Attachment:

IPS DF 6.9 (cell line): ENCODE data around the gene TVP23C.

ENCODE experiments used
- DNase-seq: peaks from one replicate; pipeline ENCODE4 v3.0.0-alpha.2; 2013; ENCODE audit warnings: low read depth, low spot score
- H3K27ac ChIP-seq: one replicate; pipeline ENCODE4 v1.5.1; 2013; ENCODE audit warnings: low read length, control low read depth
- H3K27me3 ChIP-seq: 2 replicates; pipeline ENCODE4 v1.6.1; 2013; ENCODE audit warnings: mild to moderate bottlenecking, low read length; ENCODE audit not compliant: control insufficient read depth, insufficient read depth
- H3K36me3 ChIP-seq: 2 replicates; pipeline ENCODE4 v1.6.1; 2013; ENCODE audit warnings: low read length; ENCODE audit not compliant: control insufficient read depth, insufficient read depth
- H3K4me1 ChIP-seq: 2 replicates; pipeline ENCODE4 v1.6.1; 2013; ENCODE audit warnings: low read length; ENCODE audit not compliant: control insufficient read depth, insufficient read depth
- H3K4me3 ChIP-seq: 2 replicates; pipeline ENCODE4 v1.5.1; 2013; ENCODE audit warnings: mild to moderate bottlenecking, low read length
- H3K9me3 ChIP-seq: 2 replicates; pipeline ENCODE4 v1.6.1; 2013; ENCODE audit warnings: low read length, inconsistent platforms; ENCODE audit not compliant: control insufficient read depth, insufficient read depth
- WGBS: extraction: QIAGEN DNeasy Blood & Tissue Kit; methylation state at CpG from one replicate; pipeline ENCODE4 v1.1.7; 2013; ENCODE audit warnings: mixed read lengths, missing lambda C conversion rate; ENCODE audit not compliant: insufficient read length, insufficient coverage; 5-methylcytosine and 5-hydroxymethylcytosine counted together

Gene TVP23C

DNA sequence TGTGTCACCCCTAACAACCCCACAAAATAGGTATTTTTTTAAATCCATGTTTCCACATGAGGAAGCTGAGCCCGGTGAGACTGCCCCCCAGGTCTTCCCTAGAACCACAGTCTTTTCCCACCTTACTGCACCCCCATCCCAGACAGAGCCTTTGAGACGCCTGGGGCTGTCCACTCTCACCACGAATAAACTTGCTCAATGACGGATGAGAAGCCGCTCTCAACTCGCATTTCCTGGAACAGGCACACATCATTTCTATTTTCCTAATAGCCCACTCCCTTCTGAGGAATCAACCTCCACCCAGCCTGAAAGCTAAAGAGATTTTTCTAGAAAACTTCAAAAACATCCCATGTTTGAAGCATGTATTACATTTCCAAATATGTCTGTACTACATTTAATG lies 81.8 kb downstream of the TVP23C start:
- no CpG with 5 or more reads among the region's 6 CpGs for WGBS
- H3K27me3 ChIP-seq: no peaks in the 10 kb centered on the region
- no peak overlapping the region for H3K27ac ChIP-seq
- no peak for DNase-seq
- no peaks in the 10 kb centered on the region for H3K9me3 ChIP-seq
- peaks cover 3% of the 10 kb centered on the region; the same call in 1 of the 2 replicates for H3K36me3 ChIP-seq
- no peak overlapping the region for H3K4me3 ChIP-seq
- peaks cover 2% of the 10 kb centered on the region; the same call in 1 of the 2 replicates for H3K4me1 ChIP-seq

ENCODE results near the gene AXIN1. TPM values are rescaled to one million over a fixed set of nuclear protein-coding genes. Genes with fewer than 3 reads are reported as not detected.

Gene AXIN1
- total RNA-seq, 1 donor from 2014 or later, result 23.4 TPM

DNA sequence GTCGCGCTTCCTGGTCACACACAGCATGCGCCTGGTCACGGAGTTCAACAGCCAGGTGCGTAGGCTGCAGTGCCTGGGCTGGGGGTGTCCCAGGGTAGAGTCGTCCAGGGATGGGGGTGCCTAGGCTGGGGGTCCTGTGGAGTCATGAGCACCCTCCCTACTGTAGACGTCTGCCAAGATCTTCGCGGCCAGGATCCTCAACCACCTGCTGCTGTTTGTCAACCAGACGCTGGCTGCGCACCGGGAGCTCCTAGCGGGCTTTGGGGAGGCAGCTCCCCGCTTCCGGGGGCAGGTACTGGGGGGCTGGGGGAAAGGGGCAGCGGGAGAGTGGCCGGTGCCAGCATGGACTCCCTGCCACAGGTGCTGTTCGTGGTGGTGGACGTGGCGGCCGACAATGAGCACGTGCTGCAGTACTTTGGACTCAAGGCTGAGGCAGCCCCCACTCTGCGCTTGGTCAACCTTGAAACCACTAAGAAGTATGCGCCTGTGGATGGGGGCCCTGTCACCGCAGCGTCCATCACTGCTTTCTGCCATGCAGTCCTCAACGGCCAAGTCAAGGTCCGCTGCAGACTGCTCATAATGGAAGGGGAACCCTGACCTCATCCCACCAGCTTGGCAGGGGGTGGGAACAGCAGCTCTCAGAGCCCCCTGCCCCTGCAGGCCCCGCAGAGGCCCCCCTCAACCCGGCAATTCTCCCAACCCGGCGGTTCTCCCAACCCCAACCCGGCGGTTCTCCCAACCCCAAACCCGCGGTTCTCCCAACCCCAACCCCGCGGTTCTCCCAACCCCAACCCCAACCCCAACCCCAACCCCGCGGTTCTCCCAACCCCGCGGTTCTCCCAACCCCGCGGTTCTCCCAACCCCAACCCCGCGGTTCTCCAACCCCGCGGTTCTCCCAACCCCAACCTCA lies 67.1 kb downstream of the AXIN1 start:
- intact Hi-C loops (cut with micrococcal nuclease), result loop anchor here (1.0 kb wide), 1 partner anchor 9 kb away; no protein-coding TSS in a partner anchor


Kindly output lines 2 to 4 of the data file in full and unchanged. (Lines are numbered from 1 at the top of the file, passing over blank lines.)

ENCODE experiments used
- DNase-seq: peaks from one replicate; pipeline ENCODE4 v3.0.0-alpha.2; 2013; ENCODE audit warnings: low read depth, low spot score
- H3K27ac ChIP-seq: one replicate; pipeline ENCODE4 v1.5.1; 2013; ENCODE audit warnings: low read length, control low read depth